1997:  Boyz II Men debuted at #1 on the Album chart with Evolution.

1997:  Chumbawamba's great song "Tubthumping" was one of the hottest-moving songs, jumping from 35 to 21 on this date.

1997:  Elton John debuted at #1 with "Candle in the Wind".  Boyz II Men dropped after one week at the top with "4 Seasons of Loneliness" and LeAnn Rimes had song #3--"How Do I Live".  Usher was on his way down with "You Make Me Wanna...".  The rest of the Top 10:  Mariah Carey's "Honey", the Backstreet Boys and "Quit Playing Games (With My Heart)", newcomers Third Eye Blind remained the same with "Semi-Charmed Life", the Notorious B.I.G. with Puff Daddy & Mase with "Mo Money Mo Problems", Jewel was up with "Foolish Games"/"You Were Meant for Me" and the Spice Girls dropped with "2 Become 1".
1998:  Ringo Starr and wife Barbara Bach entered a rehabilitation center in Tucson, Arizona to be treated for alcoholism.  Bravo for taking the right step.
2003:  In today's episode of Inmates Run Rap Music, Sonny Spoon was arrested in Macon, Georgia for possession of marijuana, ecstasy and cocaine.
2004:  Bruce Springsteen, R.E.M., Pearl Jam and the Dixie Chicks concluded their Vote for Change tour at the MCI Center in Washington, D.C.
2005:  Rod Stewart received a star on the Hollywood Walk of Fame.

2006:  Evanescence ruled the Album chart with The Open Door.
2009:  Barbra Streisand became the first artist of the Rock Era to achieve a #1 album in five different decades.  Her newest release Love is the Answer became the ninth #1 of her career.

Born This Day:
1946:  Daryl Hohl, who became better known as Daryl Hall of Hall & Oates, was born in Philadelphia, Pennsylvania.  (Note:  some websites report his birthday as November 10, but according to 'Billboard' and other reputable sources, it was October 11.)
1946:  Gary Mallaber, drummer with the Steve Miller Band, was born in Buffalo, New York.
1950:  Andrew Woolfolk, saxophone player for Earth, Wind & fire, was born in San Antonio, Texas.
1957:  Chris Joyce, drummer of Simply Red, was born in Manchester, England.
1957:  Blair Cunningham, drummer for Paul McCartney and Haircut One Hundred ("Love Plus One" from 1982) was born in Memphis, Tennessee. 
1962:  Scott Johnson, guitarist  of Gin Blossoms 
1971:  Lana Michele Moorer (MC Lyte) was born in Brooklyn, New York.

Featured Tomorrow on Inside The Rock Era...

A group whose costumes and makeup actually led to alter egos, and they didn't reveal their true identities until many years later.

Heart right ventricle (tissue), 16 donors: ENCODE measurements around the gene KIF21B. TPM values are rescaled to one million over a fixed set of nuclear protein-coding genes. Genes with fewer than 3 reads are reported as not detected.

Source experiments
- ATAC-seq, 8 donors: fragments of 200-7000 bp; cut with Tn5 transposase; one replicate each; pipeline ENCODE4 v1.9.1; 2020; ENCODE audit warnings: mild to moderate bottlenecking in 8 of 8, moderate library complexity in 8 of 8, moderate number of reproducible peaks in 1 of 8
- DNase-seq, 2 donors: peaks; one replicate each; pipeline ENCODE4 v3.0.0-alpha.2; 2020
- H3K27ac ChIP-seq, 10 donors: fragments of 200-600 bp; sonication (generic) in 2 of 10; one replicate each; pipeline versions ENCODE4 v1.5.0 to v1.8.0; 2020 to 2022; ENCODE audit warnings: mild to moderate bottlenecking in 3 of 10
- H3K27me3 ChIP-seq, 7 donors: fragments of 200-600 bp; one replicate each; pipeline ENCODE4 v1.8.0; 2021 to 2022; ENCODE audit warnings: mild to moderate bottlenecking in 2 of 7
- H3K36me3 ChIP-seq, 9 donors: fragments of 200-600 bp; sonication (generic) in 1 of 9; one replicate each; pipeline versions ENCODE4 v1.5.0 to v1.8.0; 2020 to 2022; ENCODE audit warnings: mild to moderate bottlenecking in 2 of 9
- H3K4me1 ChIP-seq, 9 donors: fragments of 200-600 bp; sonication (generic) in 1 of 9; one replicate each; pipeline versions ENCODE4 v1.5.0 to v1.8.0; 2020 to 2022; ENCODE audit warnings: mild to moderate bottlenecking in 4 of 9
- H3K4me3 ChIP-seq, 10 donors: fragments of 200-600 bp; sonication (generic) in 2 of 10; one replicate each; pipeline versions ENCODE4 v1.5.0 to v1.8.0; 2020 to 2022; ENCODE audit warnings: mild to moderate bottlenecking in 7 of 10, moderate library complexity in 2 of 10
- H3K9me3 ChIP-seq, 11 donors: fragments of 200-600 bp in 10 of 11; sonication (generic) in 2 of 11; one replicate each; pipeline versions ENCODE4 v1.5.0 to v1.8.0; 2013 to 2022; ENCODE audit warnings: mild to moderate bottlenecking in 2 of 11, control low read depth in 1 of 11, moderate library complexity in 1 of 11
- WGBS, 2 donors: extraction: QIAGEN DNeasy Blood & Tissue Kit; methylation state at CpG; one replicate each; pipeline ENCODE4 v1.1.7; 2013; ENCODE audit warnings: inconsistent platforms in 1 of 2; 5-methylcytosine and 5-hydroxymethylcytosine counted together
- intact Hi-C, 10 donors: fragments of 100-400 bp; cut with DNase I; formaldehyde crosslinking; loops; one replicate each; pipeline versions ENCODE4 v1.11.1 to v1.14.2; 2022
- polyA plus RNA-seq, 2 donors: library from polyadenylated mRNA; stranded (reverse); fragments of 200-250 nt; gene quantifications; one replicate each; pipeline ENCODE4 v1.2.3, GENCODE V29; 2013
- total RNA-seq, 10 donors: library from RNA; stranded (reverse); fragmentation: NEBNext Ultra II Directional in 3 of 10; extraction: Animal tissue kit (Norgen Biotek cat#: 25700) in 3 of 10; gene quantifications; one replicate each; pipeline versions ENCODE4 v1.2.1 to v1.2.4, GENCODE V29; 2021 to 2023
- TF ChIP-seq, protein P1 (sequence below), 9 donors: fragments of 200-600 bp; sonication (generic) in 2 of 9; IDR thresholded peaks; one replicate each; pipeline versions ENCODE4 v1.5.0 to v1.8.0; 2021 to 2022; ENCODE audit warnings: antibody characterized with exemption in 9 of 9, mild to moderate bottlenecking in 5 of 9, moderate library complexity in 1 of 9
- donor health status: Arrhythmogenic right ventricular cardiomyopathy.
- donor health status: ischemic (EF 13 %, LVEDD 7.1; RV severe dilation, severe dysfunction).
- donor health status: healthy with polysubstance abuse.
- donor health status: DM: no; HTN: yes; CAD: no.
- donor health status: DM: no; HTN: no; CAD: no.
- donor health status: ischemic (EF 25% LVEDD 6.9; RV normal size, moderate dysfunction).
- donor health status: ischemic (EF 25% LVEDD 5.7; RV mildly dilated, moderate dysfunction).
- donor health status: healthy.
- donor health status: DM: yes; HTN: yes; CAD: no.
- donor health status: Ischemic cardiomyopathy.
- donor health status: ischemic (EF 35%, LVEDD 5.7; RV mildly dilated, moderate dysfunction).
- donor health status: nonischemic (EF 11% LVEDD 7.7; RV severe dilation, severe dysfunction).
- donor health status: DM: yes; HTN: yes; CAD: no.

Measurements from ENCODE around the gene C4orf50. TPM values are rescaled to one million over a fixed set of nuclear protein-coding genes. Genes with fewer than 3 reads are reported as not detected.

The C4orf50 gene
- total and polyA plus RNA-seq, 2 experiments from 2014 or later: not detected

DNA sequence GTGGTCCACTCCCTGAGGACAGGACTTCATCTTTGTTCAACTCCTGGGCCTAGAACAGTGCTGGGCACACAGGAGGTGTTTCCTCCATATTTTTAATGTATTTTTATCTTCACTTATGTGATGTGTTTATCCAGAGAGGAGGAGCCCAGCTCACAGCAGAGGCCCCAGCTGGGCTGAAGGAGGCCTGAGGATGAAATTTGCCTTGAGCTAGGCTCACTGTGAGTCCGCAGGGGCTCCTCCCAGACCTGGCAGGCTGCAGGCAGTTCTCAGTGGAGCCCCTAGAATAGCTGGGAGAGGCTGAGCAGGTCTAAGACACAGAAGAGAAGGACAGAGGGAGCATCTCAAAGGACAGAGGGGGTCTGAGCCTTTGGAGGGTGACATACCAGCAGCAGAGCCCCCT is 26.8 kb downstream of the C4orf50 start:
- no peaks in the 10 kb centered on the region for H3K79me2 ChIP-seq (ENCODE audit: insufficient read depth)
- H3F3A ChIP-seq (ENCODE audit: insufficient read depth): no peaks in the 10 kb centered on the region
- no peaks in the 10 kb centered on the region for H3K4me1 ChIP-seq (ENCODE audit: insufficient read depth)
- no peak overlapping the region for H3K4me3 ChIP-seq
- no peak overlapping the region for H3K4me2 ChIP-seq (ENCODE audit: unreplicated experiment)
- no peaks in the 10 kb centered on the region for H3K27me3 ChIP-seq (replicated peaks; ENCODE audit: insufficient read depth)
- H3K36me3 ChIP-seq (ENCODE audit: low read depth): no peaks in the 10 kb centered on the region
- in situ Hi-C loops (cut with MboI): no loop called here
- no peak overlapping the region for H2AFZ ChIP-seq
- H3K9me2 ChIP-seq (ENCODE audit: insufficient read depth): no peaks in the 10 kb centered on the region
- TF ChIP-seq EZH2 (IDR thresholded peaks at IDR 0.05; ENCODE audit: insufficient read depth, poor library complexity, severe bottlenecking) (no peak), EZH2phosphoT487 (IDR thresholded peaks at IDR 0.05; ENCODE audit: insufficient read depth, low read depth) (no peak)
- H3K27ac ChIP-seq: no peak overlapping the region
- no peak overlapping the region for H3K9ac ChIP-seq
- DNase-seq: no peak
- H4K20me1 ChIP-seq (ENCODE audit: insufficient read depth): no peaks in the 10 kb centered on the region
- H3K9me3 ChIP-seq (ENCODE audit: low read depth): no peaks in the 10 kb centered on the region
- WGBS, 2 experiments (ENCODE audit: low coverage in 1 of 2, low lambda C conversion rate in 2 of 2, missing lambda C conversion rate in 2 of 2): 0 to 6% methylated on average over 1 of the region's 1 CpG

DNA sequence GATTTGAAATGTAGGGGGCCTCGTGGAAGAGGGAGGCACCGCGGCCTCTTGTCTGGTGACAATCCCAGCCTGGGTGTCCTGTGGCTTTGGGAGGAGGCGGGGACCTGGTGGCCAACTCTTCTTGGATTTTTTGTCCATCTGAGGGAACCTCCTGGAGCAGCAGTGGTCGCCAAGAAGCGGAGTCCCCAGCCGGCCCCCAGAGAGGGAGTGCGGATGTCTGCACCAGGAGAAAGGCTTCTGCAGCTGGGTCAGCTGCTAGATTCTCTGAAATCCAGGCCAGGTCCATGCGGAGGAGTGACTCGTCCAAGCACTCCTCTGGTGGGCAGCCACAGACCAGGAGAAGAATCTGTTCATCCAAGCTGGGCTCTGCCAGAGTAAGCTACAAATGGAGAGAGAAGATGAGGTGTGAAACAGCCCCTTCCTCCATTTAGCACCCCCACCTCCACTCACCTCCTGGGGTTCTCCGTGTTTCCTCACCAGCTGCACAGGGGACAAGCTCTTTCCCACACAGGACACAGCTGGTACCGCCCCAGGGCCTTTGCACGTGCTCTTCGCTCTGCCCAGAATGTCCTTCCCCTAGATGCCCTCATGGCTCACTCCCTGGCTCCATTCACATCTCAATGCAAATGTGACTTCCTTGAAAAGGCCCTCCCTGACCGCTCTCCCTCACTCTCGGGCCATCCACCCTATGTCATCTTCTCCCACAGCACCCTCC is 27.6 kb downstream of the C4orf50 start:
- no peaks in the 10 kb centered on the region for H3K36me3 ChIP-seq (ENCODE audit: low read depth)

Their hard rockin' sound will be featured tomorrow as The #90 Artist of the Seventies*!

Van Halen with the fewest views so far in The Top Artists of the Seventies*

Inside The Rock Era has featured the first ten artists in our major music special, The Top 100 Artists of the Seventies*.  Out of the ten artists thus far, Van Halen at #96 has the fewest views.  They were more of a force in the 80's to be view, but they did explode onto the scene with a great debut album, and are worth checking out.

Perhaps the band has lost a lot of fans over the years and that explains the low interest in their music, lower than England Dan & John Ford Coley, lower than Neil Sedaka, lower than Kansas, and in fact, lower than all of the other nine artists played thus far.  Things like this don't affect any of our ratings, but it is interesting nonetheless.  The low interest in Van Halen may indicate that their sales are about to take a big dip.

Here is the link to their story, as Van Halen ranks #96*:

Kansas, The #91 Artist of the Seventies*

In 1969, vocalist Lynn Meredith, keyboardists Don Montre and Dan Wright, and Kerry Livgren (guitars, keyboards, and synthesizers) were part of the Topeka, Kansas group The Reasons Why.  The following year, they merged with members of another Topeka act, a progressive rock group called White Clover (bassist Dave Hope, saxophonist Larry Baker and drummer Phil Ehart, among others) , and changed their name to Kansas. 

In 1971, Ehart, Hope, and the other former members of White Clover left to reform that group.  Ehart was replaced by Zeke Lowe and then Brad Shulz.  Rod Mikinski became the new bassist, with John Bolton joining the group on saxophone and flute.

In 1972, Ehart returned from England and, together with Hope, reformed White Clover with Steve Walsh (vocals, keyboards, synthesizers, and percussion), Robby Steinhardt (vocals, violin, viola, and cello) and guitarist Rich Williams.  The following year, they enticed Livgren to leave the second incarnation of Kansas, and that group subsequently folded. 

When White Clover earned a recording contract with Don Kirshner's record label, they adopted the Kansas name.  Kansas released their self-titled debut album in 1974.  Right away, fans could tell this was a unique group, with its complex, symphonic arrangements.  Kansas developed a cult following thanks to Kirshner's promotion skills and heaving touring.  The group released two follow-up albums (Song for America and Masque), however, to little fanfare. 
In 1976, Kansas released the album Leftoverture.  The single "Carry On Wayward Son" became their breakthrough hit.  It peaked at #11 in the United States, and reached #2 in Canada.  The song sold over one million copies and helped Leftoverture sell five million, making it one of The Top Unknown/Underrated Songs of the Rock Era*

The group was on its way, and the follow-up album, Point of Know Return, did not disappoint.  Kansas released the title song as the opening single, and its peak of #28 makes it another of The Top Unknown/Underrated Songs of the Rock Era*.  

Next came the release that would become the band's signature song, a ballad entitled "Dust In The Wind".  It was an across-the-board smash, landing at #6 on both the Adult Contemporary and Popular charts, and receiving considerable airplay from album-oriented rock stations as well.  "Dust In The Wind" has now been certified Double Platinum for selling two million copies.